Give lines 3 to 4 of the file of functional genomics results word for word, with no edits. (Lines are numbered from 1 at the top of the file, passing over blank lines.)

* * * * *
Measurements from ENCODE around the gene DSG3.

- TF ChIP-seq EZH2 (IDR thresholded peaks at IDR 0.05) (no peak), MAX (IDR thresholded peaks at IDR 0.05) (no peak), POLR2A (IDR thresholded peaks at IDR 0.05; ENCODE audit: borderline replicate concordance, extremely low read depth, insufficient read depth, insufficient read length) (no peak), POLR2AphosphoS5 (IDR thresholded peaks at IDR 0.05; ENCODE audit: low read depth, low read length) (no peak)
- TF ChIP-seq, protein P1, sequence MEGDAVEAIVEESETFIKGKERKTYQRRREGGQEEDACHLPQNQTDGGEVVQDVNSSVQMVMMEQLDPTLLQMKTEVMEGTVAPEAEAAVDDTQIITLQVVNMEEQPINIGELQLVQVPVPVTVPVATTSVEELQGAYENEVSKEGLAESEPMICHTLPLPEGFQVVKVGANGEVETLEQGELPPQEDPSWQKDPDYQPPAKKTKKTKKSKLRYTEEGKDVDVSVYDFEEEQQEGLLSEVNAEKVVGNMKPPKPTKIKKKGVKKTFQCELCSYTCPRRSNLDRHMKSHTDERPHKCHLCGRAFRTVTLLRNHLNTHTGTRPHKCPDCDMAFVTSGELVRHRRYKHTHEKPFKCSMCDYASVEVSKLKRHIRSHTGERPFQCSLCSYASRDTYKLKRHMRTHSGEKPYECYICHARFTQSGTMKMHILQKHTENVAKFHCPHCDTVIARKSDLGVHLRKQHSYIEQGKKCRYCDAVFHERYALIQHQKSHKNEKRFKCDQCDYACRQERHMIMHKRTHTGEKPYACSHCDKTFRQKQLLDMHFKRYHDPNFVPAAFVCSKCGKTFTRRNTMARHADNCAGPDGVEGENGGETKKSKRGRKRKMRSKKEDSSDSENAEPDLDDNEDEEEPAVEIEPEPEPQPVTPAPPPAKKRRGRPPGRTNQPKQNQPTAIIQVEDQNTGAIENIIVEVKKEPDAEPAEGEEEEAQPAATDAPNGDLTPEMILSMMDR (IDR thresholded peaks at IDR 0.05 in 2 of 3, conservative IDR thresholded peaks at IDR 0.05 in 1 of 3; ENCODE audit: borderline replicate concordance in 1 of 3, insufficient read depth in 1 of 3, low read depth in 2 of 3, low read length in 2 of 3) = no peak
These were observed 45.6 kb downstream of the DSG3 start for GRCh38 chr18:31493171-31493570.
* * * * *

- TF ChIP-seq, protein P1, sequence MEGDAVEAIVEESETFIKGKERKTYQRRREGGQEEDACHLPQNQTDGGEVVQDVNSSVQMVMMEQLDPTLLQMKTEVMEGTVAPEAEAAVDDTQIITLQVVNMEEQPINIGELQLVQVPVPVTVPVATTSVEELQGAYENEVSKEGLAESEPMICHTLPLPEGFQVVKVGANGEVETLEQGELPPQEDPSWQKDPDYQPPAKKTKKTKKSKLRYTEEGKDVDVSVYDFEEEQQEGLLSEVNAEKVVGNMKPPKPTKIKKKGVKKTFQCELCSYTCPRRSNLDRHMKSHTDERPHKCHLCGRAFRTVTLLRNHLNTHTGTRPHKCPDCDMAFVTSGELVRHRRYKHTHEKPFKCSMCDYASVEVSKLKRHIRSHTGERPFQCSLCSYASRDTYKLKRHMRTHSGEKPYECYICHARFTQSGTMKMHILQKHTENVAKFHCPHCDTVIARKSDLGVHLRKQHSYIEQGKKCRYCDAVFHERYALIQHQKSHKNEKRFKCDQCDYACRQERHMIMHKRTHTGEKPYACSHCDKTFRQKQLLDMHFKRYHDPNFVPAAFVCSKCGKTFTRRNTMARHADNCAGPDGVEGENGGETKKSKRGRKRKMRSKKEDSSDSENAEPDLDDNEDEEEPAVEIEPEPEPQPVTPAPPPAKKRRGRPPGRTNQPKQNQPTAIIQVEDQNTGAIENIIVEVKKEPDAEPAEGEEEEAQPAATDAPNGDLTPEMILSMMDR (IDR thresholded peaks at IDR 0.05 in 2 of 3, conservative IDR thresholded peaks at IDR 0.05 in 1 of 3; ENCODE audit: borderline replicate concordance in 1 of 3, insufficient read depth in 1 of 3, low read depth in 2 of 3, low read length in 2 of 3) = no peak
These were observed 45.6 kb downstream of the DSG3 start for GRCh38 chr18:31493171-31493570.